The NF John Day @ Monument was running about 3,000 cfs from snowmelt.
It was very steep (700 fpm+ for a portion: 44.8906, -118.0976) and we found a bouldery, eddy-free mountain stream cascading at a rapid pace down the mountain. We discussed Joseph and Matt running the creek, with me standing along the bank to catch them above wood hazards since eddies were not available. In the end we felt it was more sketchy than we wanted to deal with and no one put on. Neither Killamacue Creek or the section of Rock Creek above the Killamacue confluence looked any friendlier (in fact they looked worse).
Typical Rock Creek
Photos: Matt Pearson
There is a fools hope that a run might exist below the S Rock Creek Lane bridge, maybe a local would enjoy checking out that section. It looked less steep than the parts we scouted, but scouting/portaging might put a boater on private property. The run we scouted would probably also be fun if someone knew it was completely free of wood, and could be run put in to take out without having to stop, though its unlikely that scenario will occur.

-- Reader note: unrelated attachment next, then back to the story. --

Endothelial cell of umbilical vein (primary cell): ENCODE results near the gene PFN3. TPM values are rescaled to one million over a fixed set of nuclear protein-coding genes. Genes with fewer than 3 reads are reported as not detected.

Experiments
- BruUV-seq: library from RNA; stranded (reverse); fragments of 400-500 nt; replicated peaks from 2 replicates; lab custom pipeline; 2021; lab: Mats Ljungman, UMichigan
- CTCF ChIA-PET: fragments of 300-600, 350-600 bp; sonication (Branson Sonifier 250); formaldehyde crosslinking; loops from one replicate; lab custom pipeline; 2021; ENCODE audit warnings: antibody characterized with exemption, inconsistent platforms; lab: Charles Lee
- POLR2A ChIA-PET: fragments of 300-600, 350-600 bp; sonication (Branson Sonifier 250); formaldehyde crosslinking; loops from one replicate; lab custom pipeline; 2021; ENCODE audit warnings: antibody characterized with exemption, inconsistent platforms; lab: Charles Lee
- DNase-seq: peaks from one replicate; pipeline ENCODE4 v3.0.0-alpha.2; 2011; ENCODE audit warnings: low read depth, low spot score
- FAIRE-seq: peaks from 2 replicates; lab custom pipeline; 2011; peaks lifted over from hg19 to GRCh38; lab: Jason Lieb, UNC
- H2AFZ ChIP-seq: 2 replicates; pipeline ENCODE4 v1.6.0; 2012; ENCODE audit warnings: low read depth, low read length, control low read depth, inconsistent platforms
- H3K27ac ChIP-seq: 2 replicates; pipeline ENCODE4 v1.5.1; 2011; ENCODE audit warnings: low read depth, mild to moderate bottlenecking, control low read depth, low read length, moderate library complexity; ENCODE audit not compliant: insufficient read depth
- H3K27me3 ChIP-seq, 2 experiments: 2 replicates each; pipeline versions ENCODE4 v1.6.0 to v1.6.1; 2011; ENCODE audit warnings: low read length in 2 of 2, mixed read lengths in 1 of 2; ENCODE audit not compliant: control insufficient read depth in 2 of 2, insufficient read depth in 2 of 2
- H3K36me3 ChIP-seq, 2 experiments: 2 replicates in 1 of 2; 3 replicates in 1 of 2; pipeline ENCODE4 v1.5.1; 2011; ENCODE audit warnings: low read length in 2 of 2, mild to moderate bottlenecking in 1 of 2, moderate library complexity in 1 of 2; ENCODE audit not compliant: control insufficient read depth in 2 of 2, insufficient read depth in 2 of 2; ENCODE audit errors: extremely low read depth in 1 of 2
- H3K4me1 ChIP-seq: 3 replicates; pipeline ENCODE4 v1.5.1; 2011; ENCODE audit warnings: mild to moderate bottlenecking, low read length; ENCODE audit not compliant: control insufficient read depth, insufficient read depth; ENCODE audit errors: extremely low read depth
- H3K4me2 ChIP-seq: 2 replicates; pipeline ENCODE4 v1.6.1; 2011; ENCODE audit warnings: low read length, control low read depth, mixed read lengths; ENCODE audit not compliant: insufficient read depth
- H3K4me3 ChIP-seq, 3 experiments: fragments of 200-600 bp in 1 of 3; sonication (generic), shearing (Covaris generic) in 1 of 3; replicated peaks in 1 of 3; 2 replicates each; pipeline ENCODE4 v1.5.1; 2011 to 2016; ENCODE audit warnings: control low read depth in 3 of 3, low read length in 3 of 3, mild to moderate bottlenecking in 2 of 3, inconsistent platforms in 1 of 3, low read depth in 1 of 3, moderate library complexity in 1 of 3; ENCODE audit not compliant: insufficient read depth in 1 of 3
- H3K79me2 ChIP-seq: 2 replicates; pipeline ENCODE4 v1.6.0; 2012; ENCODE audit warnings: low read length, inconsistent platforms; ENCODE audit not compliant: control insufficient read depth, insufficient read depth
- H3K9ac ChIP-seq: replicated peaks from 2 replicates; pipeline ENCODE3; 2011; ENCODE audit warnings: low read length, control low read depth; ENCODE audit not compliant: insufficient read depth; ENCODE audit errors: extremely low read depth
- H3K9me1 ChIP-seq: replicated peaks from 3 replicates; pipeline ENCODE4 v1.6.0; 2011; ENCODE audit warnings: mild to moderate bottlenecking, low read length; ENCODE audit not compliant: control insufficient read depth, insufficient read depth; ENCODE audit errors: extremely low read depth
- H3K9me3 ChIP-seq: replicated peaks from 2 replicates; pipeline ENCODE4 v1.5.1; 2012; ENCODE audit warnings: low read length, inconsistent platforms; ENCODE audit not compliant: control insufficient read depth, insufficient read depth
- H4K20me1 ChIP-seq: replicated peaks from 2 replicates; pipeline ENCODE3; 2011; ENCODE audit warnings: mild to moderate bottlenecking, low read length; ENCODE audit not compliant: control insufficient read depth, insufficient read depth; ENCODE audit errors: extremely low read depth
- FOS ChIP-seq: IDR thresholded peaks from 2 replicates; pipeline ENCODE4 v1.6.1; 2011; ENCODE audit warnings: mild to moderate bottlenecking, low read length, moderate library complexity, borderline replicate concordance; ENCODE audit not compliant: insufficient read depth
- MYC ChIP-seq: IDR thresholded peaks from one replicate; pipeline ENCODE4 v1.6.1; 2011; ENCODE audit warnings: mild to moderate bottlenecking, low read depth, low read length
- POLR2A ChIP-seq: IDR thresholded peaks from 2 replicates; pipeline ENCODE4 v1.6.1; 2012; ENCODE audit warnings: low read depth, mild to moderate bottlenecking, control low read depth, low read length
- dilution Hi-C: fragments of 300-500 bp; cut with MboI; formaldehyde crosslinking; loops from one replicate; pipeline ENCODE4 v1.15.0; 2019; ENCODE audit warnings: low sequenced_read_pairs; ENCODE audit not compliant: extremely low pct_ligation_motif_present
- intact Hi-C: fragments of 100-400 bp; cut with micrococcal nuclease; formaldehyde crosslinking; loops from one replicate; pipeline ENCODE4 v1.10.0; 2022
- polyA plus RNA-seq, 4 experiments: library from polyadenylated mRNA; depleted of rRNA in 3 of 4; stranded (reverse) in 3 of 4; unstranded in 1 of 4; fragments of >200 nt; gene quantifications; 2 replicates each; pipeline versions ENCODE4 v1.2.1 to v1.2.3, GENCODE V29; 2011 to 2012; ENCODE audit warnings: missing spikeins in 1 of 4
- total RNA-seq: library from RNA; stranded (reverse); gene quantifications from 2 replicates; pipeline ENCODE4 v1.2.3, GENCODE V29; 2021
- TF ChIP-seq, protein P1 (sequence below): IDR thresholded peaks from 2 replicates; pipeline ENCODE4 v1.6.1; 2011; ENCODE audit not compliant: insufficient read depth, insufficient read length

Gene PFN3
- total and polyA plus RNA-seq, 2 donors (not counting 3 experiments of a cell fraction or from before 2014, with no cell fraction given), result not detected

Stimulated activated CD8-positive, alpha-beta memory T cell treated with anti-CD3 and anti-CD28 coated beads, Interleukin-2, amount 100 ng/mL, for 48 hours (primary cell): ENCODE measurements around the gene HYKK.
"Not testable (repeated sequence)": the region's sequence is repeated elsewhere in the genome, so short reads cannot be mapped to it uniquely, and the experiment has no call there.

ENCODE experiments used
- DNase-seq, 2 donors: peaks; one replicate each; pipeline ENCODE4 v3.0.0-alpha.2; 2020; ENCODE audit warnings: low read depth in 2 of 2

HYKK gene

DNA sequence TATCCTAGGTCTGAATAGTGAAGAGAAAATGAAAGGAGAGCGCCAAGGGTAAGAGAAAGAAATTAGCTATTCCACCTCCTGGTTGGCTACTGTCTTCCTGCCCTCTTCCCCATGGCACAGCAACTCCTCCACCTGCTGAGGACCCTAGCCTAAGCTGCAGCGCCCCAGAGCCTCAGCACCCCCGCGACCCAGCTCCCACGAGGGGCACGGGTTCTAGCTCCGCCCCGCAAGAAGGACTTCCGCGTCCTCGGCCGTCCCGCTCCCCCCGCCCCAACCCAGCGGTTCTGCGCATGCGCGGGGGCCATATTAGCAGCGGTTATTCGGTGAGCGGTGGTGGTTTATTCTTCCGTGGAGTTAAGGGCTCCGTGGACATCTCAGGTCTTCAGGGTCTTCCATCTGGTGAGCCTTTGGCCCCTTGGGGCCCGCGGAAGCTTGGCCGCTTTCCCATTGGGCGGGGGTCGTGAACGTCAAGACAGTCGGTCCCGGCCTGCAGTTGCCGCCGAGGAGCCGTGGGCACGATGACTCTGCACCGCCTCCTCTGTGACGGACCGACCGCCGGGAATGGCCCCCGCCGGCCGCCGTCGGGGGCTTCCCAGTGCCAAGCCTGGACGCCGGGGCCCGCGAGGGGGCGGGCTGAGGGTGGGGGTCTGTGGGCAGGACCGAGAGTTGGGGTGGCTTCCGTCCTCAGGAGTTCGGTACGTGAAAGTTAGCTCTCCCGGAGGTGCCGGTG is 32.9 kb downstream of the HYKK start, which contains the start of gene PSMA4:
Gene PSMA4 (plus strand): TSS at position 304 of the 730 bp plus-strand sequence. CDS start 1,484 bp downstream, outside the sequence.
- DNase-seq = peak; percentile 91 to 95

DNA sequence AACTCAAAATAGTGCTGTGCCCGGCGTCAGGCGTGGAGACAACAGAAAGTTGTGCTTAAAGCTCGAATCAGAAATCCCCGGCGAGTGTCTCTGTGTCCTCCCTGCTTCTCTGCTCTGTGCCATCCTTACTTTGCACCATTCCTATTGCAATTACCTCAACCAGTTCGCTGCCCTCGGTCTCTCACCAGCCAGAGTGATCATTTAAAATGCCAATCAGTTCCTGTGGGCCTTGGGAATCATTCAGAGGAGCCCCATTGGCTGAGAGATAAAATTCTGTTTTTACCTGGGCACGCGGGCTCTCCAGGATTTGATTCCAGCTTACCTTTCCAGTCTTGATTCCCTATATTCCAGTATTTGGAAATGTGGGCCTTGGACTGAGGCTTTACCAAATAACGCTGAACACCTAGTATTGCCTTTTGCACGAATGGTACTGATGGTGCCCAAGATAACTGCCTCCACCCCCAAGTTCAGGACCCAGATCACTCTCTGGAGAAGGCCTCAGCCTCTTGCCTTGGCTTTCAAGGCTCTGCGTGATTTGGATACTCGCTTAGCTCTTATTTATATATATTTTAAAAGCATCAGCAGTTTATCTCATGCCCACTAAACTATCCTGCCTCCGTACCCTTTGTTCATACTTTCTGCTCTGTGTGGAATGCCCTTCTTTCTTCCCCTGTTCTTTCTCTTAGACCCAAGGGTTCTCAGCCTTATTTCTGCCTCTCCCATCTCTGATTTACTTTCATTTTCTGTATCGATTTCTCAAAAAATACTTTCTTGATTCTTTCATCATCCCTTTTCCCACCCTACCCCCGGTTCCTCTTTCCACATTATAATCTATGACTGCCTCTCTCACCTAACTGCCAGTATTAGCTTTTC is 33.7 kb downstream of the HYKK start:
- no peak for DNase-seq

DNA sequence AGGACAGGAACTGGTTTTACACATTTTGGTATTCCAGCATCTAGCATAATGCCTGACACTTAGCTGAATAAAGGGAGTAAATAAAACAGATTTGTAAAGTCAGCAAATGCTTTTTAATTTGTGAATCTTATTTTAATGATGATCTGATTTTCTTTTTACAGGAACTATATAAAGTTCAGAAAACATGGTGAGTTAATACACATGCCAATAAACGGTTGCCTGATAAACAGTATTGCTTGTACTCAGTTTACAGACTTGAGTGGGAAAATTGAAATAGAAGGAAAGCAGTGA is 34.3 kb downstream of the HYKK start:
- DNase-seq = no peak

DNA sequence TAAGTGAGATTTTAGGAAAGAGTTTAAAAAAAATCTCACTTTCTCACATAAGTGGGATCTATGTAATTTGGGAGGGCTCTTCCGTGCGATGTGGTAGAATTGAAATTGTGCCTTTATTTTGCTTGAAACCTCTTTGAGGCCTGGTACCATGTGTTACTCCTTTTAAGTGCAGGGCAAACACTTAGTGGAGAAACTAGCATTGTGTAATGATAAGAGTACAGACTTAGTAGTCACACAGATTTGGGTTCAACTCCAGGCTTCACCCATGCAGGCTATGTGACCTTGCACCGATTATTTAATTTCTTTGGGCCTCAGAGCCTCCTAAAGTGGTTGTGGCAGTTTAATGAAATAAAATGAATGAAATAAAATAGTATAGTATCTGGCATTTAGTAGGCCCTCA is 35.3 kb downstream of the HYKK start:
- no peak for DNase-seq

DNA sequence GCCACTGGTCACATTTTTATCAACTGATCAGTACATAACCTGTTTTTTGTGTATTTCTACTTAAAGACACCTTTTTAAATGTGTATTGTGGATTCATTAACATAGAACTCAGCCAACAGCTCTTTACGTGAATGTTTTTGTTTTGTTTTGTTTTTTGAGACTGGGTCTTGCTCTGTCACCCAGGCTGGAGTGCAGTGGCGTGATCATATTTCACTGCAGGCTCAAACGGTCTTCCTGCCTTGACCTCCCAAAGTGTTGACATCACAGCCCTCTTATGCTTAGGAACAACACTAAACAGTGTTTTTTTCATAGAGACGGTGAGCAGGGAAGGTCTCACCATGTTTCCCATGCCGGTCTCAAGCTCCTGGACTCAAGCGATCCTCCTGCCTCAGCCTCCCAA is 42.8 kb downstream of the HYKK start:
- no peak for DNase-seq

We then headed over to the south side of the Wallowa's and the Eagle Creek drainage, where Joseph Hatcher and I paddled the WF Eagle Creek. We took out just upstream of the NF-67 bridge and put in a couple miles above that at a low water crossing, upstream looked flatter and woodier than the portion we ran. The part we ran resembled a wider, less steep version of Rock Creek. We found the run to be stressful class III+ with plenty of wood and few eddies. We scouted every foot of stream eddy to eddy style and the eddies were more often difficult to catch than easy. We had few portages, the fun came from puzzling the river together and not from the whitewater.
I'd not do it again, but was happy to find out what was on the run.
We had 1300 cfs on the Eagle Creek Nr New Bridge gauge (which can be found here).
And about 2700 cfs on the Imnaha gauge, May 27, 2017, the Saturday before Memorial Day.
Put in: 45.0444, -117.4617
Take Out: 45.0235, -117.459